G. Rennie Olympic Games Tokyo 2020

G. Rennie Olympic Games Tokyo 2020

Fewer than 200 women can claim the honour of having played at the top level of football for New Zealand.

G. Rennie Olympic Games Tokyo 2020

Gabi Rennie is quickly approaching the point where she can add her name to that select company. The 19-year-old is training hard for her first Football Ferns cap, and she has her sights set on the biggest stage possible when she travels with the New Zealand squad to the Tokyo Olympics next month.

G. Rennie Olympic Games Tokyo 2020

However, both Rennie and Olympic goalie Anna Leat are already part of an even more elite group. They were both on the U17 team that made history for New Zealand sports by placing third at the 2018 World Cup.

This was the first time a New Zealand team, male or female, had advanced to the knockout round of a major FIFA competition.

After two weeks of training together, the Football Ferns announced their Olympic lineup last week. On the other hand, Rennie found out the wonderful news during a private conversation with head coach Tom Sermanni.

At the Olympic squad naming ceremony at The Cloud in Auckland, “He was like, ‘Look, you’ve done really well and you’ve made it,'” remembers Rennie. It was the weirdest sensation ever. In all honesty, I was floored and incredibly psyched.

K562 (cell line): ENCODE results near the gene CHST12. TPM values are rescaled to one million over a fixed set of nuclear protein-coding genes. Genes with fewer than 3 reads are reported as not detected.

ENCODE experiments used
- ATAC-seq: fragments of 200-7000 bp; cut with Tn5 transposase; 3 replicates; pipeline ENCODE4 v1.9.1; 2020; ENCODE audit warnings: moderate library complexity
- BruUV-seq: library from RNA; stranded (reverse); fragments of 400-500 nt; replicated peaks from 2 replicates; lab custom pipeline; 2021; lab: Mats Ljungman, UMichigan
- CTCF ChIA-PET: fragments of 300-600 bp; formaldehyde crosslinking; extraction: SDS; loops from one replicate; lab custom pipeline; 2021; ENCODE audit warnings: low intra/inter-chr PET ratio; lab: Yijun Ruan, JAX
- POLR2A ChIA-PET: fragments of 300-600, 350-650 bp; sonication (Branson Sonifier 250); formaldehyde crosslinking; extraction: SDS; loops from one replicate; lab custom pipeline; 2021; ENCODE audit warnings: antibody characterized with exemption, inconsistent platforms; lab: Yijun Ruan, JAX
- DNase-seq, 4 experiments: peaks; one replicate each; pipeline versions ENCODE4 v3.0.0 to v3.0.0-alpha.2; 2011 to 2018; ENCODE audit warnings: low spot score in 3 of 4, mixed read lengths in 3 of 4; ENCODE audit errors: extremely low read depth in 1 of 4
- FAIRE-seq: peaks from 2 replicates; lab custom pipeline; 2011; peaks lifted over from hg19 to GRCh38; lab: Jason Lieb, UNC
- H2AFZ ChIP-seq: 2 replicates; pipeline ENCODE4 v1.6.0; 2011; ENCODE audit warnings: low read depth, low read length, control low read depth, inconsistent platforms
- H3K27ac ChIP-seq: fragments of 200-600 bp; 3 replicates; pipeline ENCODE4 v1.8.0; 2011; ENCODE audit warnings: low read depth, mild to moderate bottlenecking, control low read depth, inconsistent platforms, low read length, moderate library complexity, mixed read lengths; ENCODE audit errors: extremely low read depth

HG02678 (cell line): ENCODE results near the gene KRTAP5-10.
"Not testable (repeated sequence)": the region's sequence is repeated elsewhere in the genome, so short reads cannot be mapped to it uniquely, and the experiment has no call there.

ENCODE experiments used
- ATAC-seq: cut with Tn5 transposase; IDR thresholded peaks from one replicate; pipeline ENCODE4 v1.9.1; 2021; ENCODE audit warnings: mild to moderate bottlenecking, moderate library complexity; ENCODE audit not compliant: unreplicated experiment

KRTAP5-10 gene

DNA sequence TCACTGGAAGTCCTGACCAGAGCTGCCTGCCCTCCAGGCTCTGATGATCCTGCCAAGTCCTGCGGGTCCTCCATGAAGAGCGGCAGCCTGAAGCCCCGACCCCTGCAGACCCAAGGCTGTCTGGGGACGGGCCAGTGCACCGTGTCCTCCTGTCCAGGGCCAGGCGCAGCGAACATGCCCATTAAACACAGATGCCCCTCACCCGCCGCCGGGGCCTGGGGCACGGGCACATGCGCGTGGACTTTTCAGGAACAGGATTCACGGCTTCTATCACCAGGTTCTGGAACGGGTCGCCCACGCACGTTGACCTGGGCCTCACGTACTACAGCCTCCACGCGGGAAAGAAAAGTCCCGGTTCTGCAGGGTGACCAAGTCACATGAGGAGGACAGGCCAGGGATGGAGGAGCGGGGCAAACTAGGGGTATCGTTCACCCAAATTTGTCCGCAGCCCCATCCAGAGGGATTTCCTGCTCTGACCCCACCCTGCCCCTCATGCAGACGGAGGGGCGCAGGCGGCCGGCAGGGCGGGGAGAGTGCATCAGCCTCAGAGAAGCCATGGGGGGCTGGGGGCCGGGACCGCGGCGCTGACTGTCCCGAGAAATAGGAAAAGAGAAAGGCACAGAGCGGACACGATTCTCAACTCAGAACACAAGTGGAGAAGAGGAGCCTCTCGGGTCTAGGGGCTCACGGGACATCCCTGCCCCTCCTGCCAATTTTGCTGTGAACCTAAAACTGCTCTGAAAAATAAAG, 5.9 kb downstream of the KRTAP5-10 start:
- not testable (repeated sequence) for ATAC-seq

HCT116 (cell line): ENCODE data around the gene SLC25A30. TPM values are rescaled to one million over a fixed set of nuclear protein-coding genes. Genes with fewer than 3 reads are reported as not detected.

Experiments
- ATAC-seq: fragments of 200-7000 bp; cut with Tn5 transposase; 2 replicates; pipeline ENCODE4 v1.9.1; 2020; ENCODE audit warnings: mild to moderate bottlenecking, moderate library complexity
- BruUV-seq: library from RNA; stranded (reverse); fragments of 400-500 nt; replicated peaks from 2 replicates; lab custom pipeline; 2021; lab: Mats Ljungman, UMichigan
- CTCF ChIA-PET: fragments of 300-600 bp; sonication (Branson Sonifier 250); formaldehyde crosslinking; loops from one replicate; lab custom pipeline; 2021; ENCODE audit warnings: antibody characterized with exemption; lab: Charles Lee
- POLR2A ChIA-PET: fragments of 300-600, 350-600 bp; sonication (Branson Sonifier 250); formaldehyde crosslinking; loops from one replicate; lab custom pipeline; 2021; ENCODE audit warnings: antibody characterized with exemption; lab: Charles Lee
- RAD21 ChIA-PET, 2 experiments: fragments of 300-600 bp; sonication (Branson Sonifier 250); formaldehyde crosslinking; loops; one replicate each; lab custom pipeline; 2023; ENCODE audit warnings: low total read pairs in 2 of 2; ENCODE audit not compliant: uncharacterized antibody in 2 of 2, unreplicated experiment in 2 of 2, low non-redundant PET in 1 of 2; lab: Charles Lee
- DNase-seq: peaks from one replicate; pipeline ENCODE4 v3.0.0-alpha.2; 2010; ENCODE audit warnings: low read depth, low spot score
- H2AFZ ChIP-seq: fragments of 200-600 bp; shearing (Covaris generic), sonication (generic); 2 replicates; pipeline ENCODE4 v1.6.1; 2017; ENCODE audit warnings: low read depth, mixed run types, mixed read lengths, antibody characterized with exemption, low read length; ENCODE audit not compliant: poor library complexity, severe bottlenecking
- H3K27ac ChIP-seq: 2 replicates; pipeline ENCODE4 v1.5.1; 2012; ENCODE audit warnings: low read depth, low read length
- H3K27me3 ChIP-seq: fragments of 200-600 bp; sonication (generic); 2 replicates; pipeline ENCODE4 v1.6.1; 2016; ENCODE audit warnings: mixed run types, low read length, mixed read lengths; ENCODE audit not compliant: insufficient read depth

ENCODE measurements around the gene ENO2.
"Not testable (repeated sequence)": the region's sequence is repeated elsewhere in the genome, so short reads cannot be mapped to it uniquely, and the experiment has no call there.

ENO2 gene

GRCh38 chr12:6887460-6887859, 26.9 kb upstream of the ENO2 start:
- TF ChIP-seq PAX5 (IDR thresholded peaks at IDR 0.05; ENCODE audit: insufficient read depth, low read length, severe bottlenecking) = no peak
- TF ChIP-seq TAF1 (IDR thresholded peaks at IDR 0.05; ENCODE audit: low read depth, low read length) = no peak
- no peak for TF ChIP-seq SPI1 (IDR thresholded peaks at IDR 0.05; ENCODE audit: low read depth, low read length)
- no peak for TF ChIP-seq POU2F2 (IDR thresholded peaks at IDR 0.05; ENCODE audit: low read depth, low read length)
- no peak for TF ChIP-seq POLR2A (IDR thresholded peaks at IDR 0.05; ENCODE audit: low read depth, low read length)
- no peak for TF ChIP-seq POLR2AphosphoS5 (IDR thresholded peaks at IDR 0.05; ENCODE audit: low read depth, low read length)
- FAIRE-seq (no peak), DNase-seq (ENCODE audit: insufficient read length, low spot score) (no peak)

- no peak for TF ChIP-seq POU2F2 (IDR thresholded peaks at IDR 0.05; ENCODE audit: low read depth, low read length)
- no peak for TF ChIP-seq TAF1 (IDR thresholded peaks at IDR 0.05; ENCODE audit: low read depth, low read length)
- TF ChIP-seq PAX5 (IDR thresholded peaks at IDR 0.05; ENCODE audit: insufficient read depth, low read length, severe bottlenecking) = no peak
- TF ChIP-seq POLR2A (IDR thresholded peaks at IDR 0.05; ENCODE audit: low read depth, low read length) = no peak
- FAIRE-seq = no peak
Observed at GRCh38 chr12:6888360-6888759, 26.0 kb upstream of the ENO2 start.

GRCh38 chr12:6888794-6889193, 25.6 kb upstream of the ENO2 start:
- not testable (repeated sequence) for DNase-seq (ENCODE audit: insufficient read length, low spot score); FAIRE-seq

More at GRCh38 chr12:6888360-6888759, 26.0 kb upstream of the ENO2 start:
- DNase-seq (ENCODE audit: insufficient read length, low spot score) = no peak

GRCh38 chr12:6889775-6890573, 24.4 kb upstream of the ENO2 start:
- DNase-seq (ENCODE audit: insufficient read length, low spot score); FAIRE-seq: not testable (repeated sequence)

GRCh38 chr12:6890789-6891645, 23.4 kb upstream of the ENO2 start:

Right now it’s still Setting in; it feels a bit like a Dream.

It’s amazing to be a part of such a fantastic event, and at the same time, the world seems to be spinning out of control.

After hearing the news, Rennie immediately called her mother, Rachel. “And she just started bawling,” Rennie, who is back in town from his time at Indiana University, where he plays football, explains.

I’ve been working incredibly hard for this for a long time, so it was great to finally be able to inform my family. From the time she was five years old and played on the Waimakariri United team, her dad Gary (shown above) coached her on the football field.

For as long as she can remember, Rennie has wanted to compete in the Olympics. “And a Football Fern has always been my aim,” she said.

After bringing home bronze from the World Cup in Uruguay three years ago, the youthful attacker has every reason to believe that he can achieve even greater things while wearing the New Zealand shirt.

The Under-17 World Cup was a Similarly Mind-Blowing Event.

Rennie, who was instrumental in the young New Zealand attack, says, “That was like a ridiculous high, and coming down from that was very hard.”

Rennie had to miss out on another opportunity when the 2020 U20 World Cup in Costa Rica was first postponed and then cancelled. During the World Cup qualifier in Rarotonga, she captained the New Zealand U20 team and led them to a 3-2 victory over Australia.

The cancellation left her feeling “like in this open abyss,” she says. And it was nerve-wracking to try out for the Ferns, but now that I get the chance to wear the fern again, there’s nothing better.

In the two years prior, she and the Football Ferns had a rocky start to their partnership. As soon as she arrived at her first camp, however, Rennie’s plans had to be changed due to an injury.

“It sucked and was obviously a setback that I tore a ligament in my foot at the camp. But I don’t know that that was such a negative thing in the end,” she admits. After suffering her first serious injury, she missed nearly four months of action.